Confession time. I grew up in the 70s and 80s and have a real nostalgia for all the magic of that time, and that of the 50s and 60s which I eagerly read about in the Supreme Magigrams and the like. So to review a book on Alan Shaxon was always going to be a joy – since his performing heydey is a good match for this. The Sophisticated Sorcerer bills itself as ‘The Life and Magic of an International Magician’ – and it certainly ticks both of these boxes.
It is a beautifully produced hardback book of just over 200 pages including the index. It is well illustrated throughout with lots of interesting photographs covering ‘the life’ and clear diagrams explaining ‘the magic. The book started off as a writing project by Shaxon himself, but was cut short by his sudden death, so Scott Penrose and Steve Short took on the task of completing the book.
The first half outlines Shaxon’s life. For me, although it was a fascinating read, it was a little unsatisfactory as a biography. It read more like a list of his professional engagements – I would have loved a little more detail and personal anecdote. There were some of these, but I always love finding out more. There are some nice reminiscences – especially about his close friend Robin Harbin – himself a wonderful magician with a fascinating life. Indeed, several items explained in the magic section owe their origin to Robert Harbin. Other magicians share memories of working with Shaxon and highlight the high regard in which he was held by his peers and colleagues.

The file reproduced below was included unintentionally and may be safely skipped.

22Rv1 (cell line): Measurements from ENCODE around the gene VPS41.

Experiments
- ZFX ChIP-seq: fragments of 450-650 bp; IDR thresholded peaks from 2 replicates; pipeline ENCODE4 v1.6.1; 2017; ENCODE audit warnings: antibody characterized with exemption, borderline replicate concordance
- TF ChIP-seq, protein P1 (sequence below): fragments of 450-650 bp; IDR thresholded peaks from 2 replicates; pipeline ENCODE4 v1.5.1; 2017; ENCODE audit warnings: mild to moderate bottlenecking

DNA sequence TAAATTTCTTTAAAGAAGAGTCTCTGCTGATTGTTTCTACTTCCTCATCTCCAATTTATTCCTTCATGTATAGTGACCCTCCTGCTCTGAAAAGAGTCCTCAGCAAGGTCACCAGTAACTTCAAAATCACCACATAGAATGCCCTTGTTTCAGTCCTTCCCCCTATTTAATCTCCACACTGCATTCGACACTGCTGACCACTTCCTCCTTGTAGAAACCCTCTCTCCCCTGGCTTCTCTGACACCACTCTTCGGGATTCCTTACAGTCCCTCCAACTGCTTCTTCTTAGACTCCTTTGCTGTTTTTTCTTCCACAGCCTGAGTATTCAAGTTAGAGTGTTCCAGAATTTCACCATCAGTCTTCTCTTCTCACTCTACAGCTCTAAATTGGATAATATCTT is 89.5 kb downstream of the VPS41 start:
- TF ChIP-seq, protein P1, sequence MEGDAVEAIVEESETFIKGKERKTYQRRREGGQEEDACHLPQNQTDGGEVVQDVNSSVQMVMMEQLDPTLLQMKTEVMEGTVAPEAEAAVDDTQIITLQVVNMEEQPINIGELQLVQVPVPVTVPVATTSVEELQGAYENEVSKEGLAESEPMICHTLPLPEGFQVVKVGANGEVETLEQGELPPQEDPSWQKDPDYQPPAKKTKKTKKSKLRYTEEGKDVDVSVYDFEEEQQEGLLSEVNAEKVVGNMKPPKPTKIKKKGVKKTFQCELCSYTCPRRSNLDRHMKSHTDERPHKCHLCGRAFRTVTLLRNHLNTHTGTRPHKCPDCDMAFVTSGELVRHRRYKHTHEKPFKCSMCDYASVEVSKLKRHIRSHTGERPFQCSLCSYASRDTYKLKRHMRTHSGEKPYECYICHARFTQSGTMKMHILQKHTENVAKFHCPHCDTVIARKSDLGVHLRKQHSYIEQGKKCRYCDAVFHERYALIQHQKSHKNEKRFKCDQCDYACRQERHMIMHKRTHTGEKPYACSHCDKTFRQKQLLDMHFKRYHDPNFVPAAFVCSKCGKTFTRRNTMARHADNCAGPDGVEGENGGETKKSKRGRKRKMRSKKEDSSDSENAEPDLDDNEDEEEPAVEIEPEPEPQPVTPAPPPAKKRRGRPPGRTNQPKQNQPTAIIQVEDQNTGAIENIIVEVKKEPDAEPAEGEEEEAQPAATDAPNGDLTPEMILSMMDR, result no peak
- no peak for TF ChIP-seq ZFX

The second half explains a good number of routines which were used by Shaxon throughout his working career. There are some simple yet effective (close up) card effects, but the majority of the items are his staple cabaret/platform effects. Almost all the signature Shaxon effects are in there – including Aerial Fishing (an effect almost synonymous with him), his T&R newspaper, Hydrostatic Glass, and of course his wonderful Confabulation. There are plenty of other effects too.
Some of the presentations may be a little dated for modern tastes, but there is much to be learned here about routining and entertaining – and of course one of my own key beliefs that method is nothing and effect is everything. A number of the items well illustrate the principle that you need the simplest possible method to achieve the effect rather than the flashiest.
I thoroughly enjoyed reading the book and there are ideas and effects that I will take away too. It comes highly recommended for anyone with even a passing interest in this wonderful period of magic history or the desire to learn from a master of magic.
Available direct from MagicShop.co.uk or your favourite Murphy’s Magic dealer.
Review copy kindly provided by Murphys Magic to whom dealer enquiries should be directed.